He added that the growth forecast at the start of the year was at 3%, but today it cannot be estimated save between 0 and 1%.
Credit to the private sector declined from $2.2 billion in the first half of 2014 to $926 million for the same period this year, Ghobril’s study finds, and bounced checks reflect the liquidity crisis in several sectors. 119 thousand checks were returned in total in the first half of this year, compared to 112.5 thousand over the same period last year, while the value of the returned checks reached $794 million, an 11% increase over the same period last year.
Nabil Itani, the president of the Investment Development Authority of Lebanon, says that the investment crisis is not directly tied to the Syrian refugee presence. He instead attributes it to the ongoing war, and the associated repercussions to Lebanon’s internal affairs, which have disposed Gulf capitalists to abstain from the country’s market.
«The border closures, the impediments to reaching regional markets in some of the Arab countries, and the Gulf country warnings in 2011 and 2012, in addition to the general atmosphere in the Middle East region – all these factors impacted the anticipated investments from Arab and international institutions, which used to consider Lebanon the nexus for projects in the Middle East», Itani says.
Lebanese investors at home and abroad have covered a meager portion of the retreat in the investments, according to Itani. He points out that the volume of investment in 2010 was around $4.9 billion, which fell to $3.8 billion in 2011, and $2.7 billion in 2012, but rebounded in 2013 by 5% and in 2014 by 6% to reach $3.15 billion. In comparison with what is happening in other countries in the area, the retreat is not a disaster, despite the collapse of the economy’s annual growth rate. Still, for 2015, in the event of no positive surprises in the remaining months, growth will be anemic, and investment will remain within the bounds of $3.2 to $3.3 billion.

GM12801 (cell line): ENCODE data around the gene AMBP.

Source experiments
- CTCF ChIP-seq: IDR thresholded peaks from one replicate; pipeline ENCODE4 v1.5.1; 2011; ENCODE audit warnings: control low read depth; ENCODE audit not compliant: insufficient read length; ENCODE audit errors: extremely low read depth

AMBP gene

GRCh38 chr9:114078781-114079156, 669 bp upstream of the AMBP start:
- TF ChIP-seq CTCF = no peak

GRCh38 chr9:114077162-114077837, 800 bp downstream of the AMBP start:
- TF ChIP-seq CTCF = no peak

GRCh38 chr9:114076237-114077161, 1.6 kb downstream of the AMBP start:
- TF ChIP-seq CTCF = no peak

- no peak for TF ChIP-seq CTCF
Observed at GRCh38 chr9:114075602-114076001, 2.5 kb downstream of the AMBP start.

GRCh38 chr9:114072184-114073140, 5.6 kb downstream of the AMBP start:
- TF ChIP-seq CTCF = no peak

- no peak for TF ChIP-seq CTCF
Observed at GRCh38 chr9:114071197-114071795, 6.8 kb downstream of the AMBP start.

A recent World Bank study reports that Lebanon needs an investment of $2.9 billion to return to the pre-crisis economic reality.
While the value of the Lebanese exports in 2014, and according to the certificates of origin statistics ratified by the Chamber of Commerce, Industry and Agriculture in Beirut and Mount Lebanon, has amounted to $ 3.7 billion approximately, compared with $ 2.9 billion in 2013 with an increase of 2.9%, and an increase of 2.4% compared with 2012, and 19.8% compared with 2011.
In a related context, a World Bank report titled «Economic Horizons in the Middle East and North Africa, 2015» states that Lebanon’s growth rate is tied to the Syrian crisis. It forecasted a growth rate of 2.2% in 2015 and 2.9% in 2016. It says that Lebanon suffers the repercussions of the ongoing war and the unremitting flow of refugees, who now comprise 26% of the Lebanese population, a matter that constitutes an impediment to economic stability.
For its part, Middle East Committee of the UN World Tourism Organization reports that Lebanon recorded 21% growth in its tourism sector in the first quarter of 2015, compared to the same period the year before. Jean Beiruti, the president of the Union of Tourism Institutions in Lebanon, said in a media interview that the Gulf boycott has not lifted for four years, and tourism income during this period has crashed from $8 billion in 2010 to $3.5 billion in 2014.
Despite the data, Mohammad Choucair, the president of the Chamber of Commerce, Industry and Agriculture of Lebanon, holds the Syrian refugee presence responsible for the economic crisis, and he says 2015 has been the worst year yet. He inculpates Syrians for the rising crime rate, which influences security perceptions and scares off investments.
He adds, «from another perspective, the Syrian worker takes the place of the Lebanese worker in the labor market, while the proliferation of illegitimate Syrian institutions affects the formal economy and decreases state revenues from taxes and fees and so forth. According to the World Bank, Lebanon’s losses on additional services provided to Syrians has reached $7 billion».
«The industrial sector suffers, and the commercial sector has contracted by 20% compared to last year because the border closed to agricultural exports. By the numbers, there are no positive consequences to the refugee presence in Lebanon, given that investments have been wiped out. Some plans have been on hold for 3 years, as the crisis continues to grow,» Choucair says.

* Head of economic supplements at “Alaraby Al Jadeed” and Lebanese specialist trainer in investigative journalism